Unformatted text preview: xjuX ; a = g vT x , F ux; a see Sections 2.3.1 and 4.1.2
for commentary on the equivalence of log likelihood and sample entropy.
We can relax the constraint that v be conditionally Gaussian by using EMMA to estimate
the conditional entropy: hvT xjuX hux , hvT x; uX : 4.32 The rst term is the entropy of the model. It is not a function of the transformation.
Why are these two seemingly unrelated concepts, weighted neighbor likelihood and conditional entropy, so closely related? We can gain some intuition about this equivalence by
looking at the joint distribution of u and v. For any particular transformation we can sample
points uxa; vT xa T and plot them. Figure 4.8 shows the joint samples of the signals
from Figure 4.1 when aligned. The thin line in the plot is the weighted neighbor function
approximation of this data; it is a good t to the data. There is a noticeable clumping, or
clustering, in the data. These clumps arise from the regions of almost constant intensity in
the signals. There are four large regions of constant intensity and four clusters.
When these almost identical signals are aligned they are strongly correlated. Large values in one signal corresponds to large values of the other. Conversely, small values in one
correspond to small values in the other. Correlation measures the tendency of the data to lie
along the line x = y normalized correlation measures the tendency of the data to lie along
some line of positive slope. Figure 4.9 shows the joint samples of the two signals shown in
Figure 4.2. These signals are not linearly related or even correlated, but they are functionally
related.
Weighted neighbor likelihood measures the quality of the weighted neighbor function
approximation. In both of these graphs the points of the sample lie near the weighted neighbor
function approximation. Moreover, in both of these graphs the joint distribution of samples
is tightly packed together. Points are not distributed throughout the space, but lie instead
in a small part of the joint space. This is the hallmark of a low entropy distribution.
We can generate similar graphs for signals that are not aligned. Figures 4.10 and 4.11 show
the same signals except for the fact that the image has been shifted 30 units. For these shifted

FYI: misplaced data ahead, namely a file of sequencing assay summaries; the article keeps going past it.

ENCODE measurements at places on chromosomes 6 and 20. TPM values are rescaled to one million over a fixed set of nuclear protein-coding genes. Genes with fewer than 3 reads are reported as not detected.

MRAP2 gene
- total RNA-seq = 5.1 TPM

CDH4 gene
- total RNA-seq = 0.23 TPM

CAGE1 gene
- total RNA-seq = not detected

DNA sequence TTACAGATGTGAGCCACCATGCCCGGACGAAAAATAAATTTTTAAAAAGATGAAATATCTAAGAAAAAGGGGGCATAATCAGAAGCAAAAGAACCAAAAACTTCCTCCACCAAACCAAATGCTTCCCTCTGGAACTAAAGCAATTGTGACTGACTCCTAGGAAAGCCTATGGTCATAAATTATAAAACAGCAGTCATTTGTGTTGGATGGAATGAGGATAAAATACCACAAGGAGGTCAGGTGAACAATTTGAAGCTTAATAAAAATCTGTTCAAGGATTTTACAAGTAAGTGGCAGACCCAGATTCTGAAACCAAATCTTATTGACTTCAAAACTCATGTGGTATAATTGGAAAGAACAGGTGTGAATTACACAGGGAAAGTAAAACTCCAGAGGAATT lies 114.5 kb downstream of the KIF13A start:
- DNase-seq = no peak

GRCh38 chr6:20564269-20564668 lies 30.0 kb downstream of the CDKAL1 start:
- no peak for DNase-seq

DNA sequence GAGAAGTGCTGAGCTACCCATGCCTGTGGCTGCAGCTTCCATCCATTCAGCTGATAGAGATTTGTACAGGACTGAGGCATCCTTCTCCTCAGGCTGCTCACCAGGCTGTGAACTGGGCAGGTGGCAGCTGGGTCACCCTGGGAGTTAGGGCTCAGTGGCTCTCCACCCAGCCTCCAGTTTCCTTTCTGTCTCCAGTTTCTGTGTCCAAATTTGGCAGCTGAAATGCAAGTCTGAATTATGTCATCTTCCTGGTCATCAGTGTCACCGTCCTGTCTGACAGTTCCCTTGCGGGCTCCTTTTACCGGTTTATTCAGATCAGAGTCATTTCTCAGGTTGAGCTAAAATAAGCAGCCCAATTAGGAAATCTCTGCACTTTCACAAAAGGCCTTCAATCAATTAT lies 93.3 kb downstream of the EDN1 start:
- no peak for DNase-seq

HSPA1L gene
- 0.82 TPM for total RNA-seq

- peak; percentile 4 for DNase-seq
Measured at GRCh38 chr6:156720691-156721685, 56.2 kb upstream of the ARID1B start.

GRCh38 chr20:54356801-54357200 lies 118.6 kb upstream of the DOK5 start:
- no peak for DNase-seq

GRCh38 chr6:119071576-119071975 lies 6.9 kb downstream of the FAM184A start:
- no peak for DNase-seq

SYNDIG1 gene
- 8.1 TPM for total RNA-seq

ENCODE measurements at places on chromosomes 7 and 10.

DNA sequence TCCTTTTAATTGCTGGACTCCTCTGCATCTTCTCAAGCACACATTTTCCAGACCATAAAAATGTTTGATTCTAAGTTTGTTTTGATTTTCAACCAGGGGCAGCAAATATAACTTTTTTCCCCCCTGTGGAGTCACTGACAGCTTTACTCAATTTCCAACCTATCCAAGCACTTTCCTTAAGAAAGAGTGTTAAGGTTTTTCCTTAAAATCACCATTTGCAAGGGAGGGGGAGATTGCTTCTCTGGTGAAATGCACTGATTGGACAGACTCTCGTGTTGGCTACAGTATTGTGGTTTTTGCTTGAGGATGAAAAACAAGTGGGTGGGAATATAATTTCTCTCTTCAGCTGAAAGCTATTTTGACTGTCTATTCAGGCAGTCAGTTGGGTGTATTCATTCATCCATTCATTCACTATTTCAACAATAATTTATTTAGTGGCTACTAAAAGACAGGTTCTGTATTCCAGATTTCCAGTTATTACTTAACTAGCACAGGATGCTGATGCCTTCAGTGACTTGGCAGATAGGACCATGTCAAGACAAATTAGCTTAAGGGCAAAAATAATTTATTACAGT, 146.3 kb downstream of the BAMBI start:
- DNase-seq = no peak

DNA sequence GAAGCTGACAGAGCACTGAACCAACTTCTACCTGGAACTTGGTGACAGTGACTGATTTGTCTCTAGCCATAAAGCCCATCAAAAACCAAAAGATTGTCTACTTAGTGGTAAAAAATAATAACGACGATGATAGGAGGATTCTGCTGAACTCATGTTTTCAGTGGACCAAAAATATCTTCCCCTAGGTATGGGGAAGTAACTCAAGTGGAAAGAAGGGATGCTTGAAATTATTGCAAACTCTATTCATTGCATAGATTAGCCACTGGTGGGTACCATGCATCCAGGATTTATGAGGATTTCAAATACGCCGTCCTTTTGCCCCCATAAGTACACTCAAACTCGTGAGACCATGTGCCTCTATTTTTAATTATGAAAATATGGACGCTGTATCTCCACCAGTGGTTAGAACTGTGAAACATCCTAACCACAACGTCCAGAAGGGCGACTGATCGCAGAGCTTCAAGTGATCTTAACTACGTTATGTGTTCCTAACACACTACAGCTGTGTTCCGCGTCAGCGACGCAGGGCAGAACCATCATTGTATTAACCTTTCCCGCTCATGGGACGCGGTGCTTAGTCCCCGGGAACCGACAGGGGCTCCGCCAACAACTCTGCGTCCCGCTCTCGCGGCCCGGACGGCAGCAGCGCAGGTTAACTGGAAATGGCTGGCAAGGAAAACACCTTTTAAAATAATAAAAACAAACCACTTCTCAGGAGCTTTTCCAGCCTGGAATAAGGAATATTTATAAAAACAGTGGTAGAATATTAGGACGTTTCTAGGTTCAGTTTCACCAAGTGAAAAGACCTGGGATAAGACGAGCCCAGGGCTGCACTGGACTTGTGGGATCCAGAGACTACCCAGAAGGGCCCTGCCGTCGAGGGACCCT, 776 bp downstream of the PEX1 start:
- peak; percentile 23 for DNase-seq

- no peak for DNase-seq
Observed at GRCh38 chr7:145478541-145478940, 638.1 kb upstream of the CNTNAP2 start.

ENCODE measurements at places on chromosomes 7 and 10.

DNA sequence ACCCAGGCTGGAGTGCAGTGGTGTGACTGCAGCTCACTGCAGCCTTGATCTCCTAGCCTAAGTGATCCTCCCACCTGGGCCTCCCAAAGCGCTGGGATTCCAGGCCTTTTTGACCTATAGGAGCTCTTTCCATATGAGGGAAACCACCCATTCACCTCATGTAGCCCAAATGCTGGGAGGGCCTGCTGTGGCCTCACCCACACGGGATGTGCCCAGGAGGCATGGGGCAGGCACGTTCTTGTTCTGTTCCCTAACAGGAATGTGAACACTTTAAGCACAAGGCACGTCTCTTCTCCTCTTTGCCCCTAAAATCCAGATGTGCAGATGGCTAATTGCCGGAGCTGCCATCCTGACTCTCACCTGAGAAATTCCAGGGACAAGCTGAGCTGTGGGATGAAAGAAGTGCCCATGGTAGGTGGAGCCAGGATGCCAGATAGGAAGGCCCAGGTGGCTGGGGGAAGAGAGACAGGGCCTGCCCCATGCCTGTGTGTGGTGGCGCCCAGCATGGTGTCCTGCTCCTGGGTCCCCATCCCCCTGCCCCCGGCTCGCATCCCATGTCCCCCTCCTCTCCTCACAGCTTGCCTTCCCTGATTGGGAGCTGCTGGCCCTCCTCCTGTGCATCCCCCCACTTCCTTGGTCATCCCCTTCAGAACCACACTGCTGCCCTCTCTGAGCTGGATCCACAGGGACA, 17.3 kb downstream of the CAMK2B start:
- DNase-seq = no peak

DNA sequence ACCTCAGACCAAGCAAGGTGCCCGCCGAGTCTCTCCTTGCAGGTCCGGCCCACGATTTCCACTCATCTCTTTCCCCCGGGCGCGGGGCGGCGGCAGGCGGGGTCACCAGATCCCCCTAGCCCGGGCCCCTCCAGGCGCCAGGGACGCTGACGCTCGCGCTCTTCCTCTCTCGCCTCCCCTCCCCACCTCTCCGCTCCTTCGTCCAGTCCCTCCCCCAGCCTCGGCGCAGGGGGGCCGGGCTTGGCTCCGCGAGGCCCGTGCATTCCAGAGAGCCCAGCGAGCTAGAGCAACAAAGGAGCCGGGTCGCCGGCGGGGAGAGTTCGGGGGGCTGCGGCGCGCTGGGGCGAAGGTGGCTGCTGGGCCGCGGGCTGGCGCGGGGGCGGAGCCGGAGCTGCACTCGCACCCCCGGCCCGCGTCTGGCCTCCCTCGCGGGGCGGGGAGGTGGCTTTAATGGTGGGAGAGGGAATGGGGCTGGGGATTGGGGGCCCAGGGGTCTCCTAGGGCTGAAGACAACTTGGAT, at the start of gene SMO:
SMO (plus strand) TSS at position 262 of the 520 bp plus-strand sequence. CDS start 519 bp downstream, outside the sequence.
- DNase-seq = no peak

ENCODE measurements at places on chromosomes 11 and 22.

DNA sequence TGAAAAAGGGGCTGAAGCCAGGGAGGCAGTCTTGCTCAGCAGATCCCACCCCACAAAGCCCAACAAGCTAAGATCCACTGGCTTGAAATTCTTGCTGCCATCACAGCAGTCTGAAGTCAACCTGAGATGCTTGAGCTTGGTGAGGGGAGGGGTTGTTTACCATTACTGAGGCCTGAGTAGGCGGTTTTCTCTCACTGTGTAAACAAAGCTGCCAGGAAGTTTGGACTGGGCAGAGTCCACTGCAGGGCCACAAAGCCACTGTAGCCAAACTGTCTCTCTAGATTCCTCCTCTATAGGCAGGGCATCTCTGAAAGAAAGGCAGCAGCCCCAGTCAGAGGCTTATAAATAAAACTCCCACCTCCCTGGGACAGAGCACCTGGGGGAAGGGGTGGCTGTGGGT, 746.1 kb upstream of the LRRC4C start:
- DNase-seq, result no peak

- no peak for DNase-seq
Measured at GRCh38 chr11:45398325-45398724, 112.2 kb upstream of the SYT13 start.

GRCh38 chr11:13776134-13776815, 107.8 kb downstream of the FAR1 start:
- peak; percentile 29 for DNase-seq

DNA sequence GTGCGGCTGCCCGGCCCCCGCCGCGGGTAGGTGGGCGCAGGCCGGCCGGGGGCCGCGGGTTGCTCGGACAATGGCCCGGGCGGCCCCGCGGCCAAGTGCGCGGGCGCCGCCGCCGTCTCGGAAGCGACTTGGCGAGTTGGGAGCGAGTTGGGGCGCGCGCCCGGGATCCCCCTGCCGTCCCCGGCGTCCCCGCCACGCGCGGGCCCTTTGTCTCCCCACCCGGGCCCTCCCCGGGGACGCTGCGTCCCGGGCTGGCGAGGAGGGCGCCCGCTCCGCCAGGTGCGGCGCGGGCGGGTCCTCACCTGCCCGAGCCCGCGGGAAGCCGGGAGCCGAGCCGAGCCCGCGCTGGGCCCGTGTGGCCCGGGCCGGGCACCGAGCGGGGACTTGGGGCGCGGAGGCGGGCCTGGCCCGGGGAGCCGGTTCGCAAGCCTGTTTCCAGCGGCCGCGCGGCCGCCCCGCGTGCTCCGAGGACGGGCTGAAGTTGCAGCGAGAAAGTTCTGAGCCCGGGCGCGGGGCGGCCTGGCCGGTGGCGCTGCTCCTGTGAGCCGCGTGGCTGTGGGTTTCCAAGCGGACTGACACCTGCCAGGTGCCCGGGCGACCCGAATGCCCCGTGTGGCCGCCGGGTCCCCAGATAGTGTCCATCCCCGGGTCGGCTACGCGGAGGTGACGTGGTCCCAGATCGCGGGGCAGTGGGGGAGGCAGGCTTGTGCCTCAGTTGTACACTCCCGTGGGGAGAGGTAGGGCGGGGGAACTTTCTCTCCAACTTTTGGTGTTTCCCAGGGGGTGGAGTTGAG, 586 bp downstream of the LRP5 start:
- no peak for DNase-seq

signals the structure of the joint distribution is destroyed. The weighted neighbor function
89 Paul A. Viola CHAPTER 4. MATCHING AND ALIGNMENT
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2 1.5 1 0.5 0 0.5 1 1.5 2 2.5 Figure 4.8: Samples from the joint space of ux and vx = ux + . A small black square
is plotted for every pixel in the signals. The Xaxis is the value of ux. The Yaxis is the
value of vx. The clumping of points in clusters is caused by the regions of almost constant
intensity in the images. The thin line plotted through the data is the weighted neighbor
function estimate.
approximation is a terrible t to the data. As a result the weighted neighbor likelihood of
these signals is low.
Alternatively we could look directly at the distributions. When the signals are aligned the
distributions are compact. When they are misaligned the distributions are spread out and
haphazard. Or in other words, aligned signals have low joint entropy and misaligned signals
have high joint entropy.
This suggests an alternative to weighted neighbor likelihood: the EMMA approximation
of joint entropy. Graphed below are the EMMA estimates of joint entropy, hw, versus
translation for each signal alignment problems discussed. Figure 4.12 shows a graph of joint
entropy for the two signals that are nearly identical. Figure 4.13 shows a graph of joint
entropy for the model and the nonlinearly transformed image. In both case the graphs show
strong minima at the correct aligning translation. 90 4.1. ALIGNMENT AITR 1548 0.5
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2 1.5 1 0.5 0 0.5 1 1.5 2 2.5 Figure 4.9: Samples from the joint space of ux and vx = ,ux2 + . 2.5
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2 1.5 1 0.5 0 0.5 1 1.5 2 2.5 Figure 4.10: Samples from the joint space of ux and vx = ux + 30 + . Unlike the
previous graph these two signal are no longer aligned. 91 Paul A. Viola CHAPTER 4. MATCHING AND ALIGNMENT 2.5
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3.5 3 2.5 2 1.5 1 0.5 0 0.5 Figure 4.11: Samples from the joint space of ux and vx = ,ux + 302 + . The two
signals are not aligned.
2.2 u(x)
v(x) Joint Entropy Intensity 1
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v(x) 2.2 Joint Entropy Intensity Figure 4.12: On the left is a plot of image and model that are identical except for noise. On
the right is a plot of the estimated joint entropy versus translation. 2 1.8 0 100 200
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Position 75 150 Figure 4.13: On the left is a plot of image and model that are related nonlinearly. On the
right is a plot of estimated joint entropy versus translation.
92 4.2. WEIGHTED NEIGHBOR LIKELIHOOD VS. EMMA AITR 1548 4.2...
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This note was uploaded on 02/10/2010 for the course TBE 2300 taught by Professor Cudeback during the Spring '10 term at Webber.
 Spring '10
 Cudeback
 The Land

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